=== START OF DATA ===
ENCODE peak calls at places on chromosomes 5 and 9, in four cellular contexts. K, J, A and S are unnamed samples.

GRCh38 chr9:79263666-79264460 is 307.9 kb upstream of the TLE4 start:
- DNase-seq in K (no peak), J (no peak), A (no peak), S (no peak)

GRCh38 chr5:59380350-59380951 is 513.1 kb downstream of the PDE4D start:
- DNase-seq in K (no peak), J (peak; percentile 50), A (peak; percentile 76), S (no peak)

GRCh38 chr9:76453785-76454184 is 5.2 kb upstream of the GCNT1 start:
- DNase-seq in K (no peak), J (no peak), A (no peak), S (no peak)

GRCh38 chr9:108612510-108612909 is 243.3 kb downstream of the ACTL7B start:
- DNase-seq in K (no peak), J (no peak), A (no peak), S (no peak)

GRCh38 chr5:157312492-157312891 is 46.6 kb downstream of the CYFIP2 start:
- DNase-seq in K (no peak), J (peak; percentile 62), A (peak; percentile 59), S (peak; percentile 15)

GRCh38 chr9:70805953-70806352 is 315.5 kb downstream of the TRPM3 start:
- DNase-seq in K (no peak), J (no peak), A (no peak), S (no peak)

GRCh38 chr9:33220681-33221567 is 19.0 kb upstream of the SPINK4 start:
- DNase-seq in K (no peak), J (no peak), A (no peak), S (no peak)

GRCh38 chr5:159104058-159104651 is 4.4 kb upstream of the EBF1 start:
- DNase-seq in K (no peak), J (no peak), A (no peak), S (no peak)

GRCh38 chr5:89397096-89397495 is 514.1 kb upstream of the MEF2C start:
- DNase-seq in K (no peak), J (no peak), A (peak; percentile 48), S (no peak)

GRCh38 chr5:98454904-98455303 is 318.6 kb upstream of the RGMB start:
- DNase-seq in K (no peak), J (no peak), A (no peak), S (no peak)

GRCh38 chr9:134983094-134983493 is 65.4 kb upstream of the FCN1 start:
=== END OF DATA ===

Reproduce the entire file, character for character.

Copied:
ENCODE peak calls at places on chromosomes 5 and 9, in four cellular contexts. K, J, A and S are unnamed samples.

GRCh38 chr9:79263666-79264460 is 307.9 kb upstream of the TLE4 start:
- DNase-seq in K (no peak), J (no peak), A (no peak), S (no peak)

GRCh38 chr5:59380350-59380951 is 513.1 kb downstream of the PDE4D start:
- DNase-seq in K (no peak), J (peak; percentile 50), A (peak; percentile 76), S (no peak)

GRCh38 chr9:76453785-76454184 is 5.2 kb upstream of the GCNT1 start:
- DNase-seq in K (no peak), J (no peak), A (no peak), S (no peak)

GRCh38 chr9:108612510-108612909 is 243.3 kb downstream of the ACTL7B start:
- DNase-seq in K (no peak), J (no peak), A (no peak), S (no peak)

GRCh38 chr5:157312492-157312891 is 46.6 kb downstream of the CYFIP2 start:
- DNase-seq in K (no peak), J (peak; percentile 62), A (peak; percentile 59), S (peak; percentile 15)

GRCh38 chr9:70805953-70806352 is 315.5 kb downstream of the TRPM3 start:
- DNase-seq in K (no peak), J (no peak), A (no peak), S (no peak)

GRCh38 chr9:33220681-33221567 is 19.0 kb upstream of the SPINK4 start:
- DNase-seq in K (no peak), J (no peak), A (no peak), S (no peak)

GRCh38 chr5:159104058-159104651 is 4.4 kb upstream of the EBF1 start:
- DNase-seq in K (no peak), J (no peak), A (no peak), S (no peak)

GRCh38 chr5:89397096-89397495 is 514.1 kb upstream of the MEF2C start:
- DNase-seq in K (no peak), J (no peak), A (peak; percentile 48), S (no peak)

GRCh38 chr5:98454904-98455303 is 318.6 kb upstream of the RGMB start:
- DNase-seq in K (no peak), J (no peak), A (no peak), S (no peak)

GRCh38 chr9:134983094-134983493 is 65.4 kb upstream of the FCN1 start: